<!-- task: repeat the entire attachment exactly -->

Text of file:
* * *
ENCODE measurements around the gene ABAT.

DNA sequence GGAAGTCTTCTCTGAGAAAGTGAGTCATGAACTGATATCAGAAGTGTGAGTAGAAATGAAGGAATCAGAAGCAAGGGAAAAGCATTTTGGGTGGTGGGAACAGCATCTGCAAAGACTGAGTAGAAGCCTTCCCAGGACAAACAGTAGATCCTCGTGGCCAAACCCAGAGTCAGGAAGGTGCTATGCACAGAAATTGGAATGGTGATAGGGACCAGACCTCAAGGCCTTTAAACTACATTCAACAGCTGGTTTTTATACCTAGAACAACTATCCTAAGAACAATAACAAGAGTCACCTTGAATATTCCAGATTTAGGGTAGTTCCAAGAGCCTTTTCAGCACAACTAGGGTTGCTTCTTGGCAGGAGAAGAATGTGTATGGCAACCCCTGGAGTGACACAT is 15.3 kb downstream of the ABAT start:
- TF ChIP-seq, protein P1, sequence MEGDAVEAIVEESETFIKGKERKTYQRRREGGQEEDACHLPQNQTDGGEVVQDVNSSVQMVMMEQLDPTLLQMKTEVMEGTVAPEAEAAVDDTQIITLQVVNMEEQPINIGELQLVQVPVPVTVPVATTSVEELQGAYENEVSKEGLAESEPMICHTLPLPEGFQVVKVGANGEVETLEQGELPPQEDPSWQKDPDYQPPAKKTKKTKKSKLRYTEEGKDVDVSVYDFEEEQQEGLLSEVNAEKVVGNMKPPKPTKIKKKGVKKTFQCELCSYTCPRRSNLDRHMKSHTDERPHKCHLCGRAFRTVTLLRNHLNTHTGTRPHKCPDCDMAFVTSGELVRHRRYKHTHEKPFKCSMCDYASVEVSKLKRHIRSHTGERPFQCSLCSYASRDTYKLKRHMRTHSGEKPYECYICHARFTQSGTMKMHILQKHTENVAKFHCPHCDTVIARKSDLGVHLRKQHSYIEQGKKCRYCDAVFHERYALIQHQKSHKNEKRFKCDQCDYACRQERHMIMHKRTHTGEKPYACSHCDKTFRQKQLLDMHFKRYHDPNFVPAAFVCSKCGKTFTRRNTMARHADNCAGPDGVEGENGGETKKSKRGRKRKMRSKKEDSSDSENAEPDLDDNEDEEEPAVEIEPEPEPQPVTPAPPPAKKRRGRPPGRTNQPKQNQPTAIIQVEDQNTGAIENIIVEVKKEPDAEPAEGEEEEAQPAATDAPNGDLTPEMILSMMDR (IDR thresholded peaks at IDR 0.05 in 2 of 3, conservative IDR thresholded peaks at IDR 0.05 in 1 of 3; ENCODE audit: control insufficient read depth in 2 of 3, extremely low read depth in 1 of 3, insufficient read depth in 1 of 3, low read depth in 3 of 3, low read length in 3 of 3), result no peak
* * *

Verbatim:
ENCODE measurements around the gene ABAT.

DNA sequence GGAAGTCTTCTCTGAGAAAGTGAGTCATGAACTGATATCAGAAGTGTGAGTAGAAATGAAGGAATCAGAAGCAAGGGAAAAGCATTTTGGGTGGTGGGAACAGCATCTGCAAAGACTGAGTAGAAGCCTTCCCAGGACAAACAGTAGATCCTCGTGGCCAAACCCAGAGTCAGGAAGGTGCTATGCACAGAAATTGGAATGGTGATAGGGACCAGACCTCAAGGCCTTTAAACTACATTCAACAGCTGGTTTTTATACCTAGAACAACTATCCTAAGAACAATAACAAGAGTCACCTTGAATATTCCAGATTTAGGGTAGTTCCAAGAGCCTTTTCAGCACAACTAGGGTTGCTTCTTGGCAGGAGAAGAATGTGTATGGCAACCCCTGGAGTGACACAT is 15.3 kb downstream of the ABAT start:
- TF ChIP-seq, protein P1, sequence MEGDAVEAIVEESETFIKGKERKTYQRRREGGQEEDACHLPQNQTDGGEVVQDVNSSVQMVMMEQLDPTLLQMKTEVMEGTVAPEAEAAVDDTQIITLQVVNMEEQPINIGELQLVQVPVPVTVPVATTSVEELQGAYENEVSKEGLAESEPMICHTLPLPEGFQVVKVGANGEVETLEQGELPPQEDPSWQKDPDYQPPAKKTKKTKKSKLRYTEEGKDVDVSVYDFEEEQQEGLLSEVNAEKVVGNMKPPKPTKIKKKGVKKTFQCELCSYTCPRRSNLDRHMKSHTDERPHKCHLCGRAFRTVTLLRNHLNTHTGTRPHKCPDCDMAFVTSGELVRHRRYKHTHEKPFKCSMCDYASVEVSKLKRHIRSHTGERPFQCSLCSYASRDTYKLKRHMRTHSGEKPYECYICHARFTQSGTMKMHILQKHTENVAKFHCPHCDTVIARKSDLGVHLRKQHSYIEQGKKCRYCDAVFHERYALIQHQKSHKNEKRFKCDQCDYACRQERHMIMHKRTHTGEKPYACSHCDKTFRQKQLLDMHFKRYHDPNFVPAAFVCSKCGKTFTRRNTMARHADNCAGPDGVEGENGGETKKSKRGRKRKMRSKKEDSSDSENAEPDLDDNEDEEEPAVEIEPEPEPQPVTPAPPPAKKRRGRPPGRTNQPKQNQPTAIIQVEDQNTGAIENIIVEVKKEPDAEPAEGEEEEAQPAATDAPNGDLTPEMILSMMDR (IDR thresholded peaks at IDR 0.05 in 2 of 3, conservative IDR thresholded peaks at IDR 0.05 in 1 of 3; ENCODE audit: control insufficient read depth in 2 of 3, extremely low read depth in 1 of 3, insufficient read depth in 1 of 3, low read depth in 3 of 3, low read length in 3 of 3), result no peak